The question about whether judges are better than legislatures at identifying and addressing the moral issues associated with rights needs to be posed in a more refined way that takes account of the suggestions made by Professors Beaud, Dyzenhaus, and Sadurski. As Professor Sadurski points out, it is not clear that issues about rights differ in their moral salience from other decisions that need to be faced in politics.

Professor Dyzenhaus insists, quite rightly, that the question be posed as a question about institutional competence and institutional procedures.

In this response, however, I argue that that reformulation does not make the question go away; it just poses it in a more complex setting. Professor Beaud rightly emphasizes that the question is usually raised in this form only in common law systems. Here, however, I argue that the fact that moral reasoning is concealed beneath the esoteric structures of adjudication in civil law systems does not mean that my question has no application there. All it means is that, in order to answer it, we must persuade judges to be a little more candid about what they are doing.

The article presents a speech delivered by Jeremy Waldron during the symposium titled "The Most Disparaged Branch: The Role of Congress in the Twenty-First Century," held at the Boston University School of Law on November 14 and15, , in which he discussed ways that make legislation an attractive mode of lawmaking.

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This article explores and connects two issues: 1 the relation between the Rule of Law or legality and the work we do in general jurisprudence on the concept of law; and 2 the distinction between conceptions of the Rule of Law that emphasize certainty, rules, and predictability and conceptions of the Rule of Law that also emphasize procedure and argument, even when legal argumentation detracts from the certainty emphasized the first set of conceptions.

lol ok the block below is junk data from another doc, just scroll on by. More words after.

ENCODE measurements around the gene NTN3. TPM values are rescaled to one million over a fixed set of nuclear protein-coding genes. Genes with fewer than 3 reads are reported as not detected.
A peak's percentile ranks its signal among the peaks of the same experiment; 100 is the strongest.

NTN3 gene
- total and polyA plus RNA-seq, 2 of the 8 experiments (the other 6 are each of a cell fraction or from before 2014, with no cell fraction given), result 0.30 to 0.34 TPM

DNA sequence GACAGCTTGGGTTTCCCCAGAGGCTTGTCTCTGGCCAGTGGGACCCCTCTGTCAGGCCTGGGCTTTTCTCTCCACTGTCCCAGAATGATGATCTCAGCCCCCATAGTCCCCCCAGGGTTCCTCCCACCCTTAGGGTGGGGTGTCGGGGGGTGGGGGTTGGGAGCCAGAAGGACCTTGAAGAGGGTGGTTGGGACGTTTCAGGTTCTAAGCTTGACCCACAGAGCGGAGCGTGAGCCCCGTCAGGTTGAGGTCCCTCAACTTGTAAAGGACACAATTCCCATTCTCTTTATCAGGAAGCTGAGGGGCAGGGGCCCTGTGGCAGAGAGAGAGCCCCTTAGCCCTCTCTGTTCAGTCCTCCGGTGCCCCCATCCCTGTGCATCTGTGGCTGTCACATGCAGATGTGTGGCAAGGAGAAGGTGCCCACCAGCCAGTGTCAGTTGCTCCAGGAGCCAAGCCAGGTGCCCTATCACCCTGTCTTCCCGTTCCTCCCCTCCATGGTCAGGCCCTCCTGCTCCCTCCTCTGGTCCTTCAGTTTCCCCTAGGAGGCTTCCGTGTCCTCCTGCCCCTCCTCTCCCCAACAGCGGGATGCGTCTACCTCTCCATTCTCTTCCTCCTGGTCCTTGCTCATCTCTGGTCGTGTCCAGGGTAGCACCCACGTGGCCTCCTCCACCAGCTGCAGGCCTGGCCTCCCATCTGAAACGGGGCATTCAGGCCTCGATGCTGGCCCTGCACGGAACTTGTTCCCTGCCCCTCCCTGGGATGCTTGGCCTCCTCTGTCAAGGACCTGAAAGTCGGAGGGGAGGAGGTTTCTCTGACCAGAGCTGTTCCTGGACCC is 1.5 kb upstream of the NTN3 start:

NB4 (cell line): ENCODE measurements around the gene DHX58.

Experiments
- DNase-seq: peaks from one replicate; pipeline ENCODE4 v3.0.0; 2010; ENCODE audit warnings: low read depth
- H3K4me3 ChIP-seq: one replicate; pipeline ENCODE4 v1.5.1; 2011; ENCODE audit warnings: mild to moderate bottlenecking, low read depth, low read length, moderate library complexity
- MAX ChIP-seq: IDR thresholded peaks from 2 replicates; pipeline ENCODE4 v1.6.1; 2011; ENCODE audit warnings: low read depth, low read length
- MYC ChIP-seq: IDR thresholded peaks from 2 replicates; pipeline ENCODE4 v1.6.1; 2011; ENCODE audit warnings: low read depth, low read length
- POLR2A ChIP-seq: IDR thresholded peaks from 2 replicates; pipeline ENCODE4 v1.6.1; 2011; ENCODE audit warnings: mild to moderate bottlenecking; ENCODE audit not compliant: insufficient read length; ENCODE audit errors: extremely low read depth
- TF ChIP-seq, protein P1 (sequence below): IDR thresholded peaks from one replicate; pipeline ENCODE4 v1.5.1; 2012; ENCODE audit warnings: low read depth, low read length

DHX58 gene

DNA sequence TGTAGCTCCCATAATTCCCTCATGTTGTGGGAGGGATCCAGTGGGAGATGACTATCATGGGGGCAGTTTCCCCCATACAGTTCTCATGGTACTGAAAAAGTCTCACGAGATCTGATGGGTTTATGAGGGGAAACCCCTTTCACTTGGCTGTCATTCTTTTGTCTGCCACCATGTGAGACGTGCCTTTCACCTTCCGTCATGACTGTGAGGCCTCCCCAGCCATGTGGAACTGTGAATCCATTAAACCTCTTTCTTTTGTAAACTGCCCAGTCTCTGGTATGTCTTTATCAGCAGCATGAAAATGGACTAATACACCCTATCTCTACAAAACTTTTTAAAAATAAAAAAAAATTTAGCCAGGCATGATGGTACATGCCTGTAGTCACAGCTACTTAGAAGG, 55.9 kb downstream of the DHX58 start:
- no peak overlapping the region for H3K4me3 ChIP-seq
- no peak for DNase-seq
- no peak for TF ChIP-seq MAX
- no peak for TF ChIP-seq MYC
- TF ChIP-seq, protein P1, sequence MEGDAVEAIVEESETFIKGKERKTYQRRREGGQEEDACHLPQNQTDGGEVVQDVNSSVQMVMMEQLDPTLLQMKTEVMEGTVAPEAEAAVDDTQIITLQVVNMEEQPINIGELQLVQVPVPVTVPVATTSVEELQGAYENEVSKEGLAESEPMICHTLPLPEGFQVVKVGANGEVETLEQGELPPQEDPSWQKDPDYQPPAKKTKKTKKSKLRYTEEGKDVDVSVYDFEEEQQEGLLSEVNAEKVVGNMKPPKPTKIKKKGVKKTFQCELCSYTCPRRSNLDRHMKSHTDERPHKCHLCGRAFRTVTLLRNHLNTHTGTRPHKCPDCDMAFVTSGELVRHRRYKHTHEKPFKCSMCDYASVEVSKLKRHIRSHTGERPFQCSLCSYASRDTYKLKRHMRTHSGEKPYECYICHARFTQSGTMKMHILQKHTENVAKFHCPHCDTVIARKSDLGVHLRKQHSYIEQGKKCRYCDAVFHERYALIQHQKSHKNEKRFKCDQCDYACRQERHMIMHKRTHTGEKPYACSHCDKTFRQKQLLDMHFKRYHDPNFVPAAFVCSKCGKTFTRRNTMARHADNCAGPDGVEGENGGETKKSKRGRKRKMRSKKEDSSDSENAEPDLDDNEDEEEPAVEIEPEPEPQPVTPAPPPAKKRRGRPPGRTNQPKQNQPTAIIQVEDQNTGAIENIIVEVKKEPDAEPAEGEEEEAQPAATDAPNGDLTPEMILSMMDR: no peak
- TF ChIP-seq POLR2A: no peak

It argues 1 in favour of a more demanding understanding of what law is informed by the ideal of the Rule of Law and against. This Article considers the role of luck in judicial outcomes, stemming from differences in the moral and legal views and reasoning of the judges who decide them. It suggests that luck is ineliminable from a system of positive law and that although it poses important moral problems of unpredictability, arbitrariness, and unfairness, it is not easily remediable.

It is certainly not remediable by replacing a system of positive law with a system of adjudication addressing moral issues directly. Nor is it remediable by insisting on integrity as a feature of judicial decision-making. Lon Fuller, in his response to H. In different writings, Hart seems variously to affirm and to deny that legality is a necessary criterion for the existence of law. Likewise, he sometimes suggests and elsewhere scorns the idea that legality has moral significance.

Some degree of legality might be a prerequisite of law, while some failures of legality might not condemn it. Principles of legality might have contingent rather than inherent moral value, might have moral value that is severable from their legal value, or might have both positive and negative moral effect. This paper explores the application of the concept of "dignity" to groups such as nations, peoples, cultures, and communities.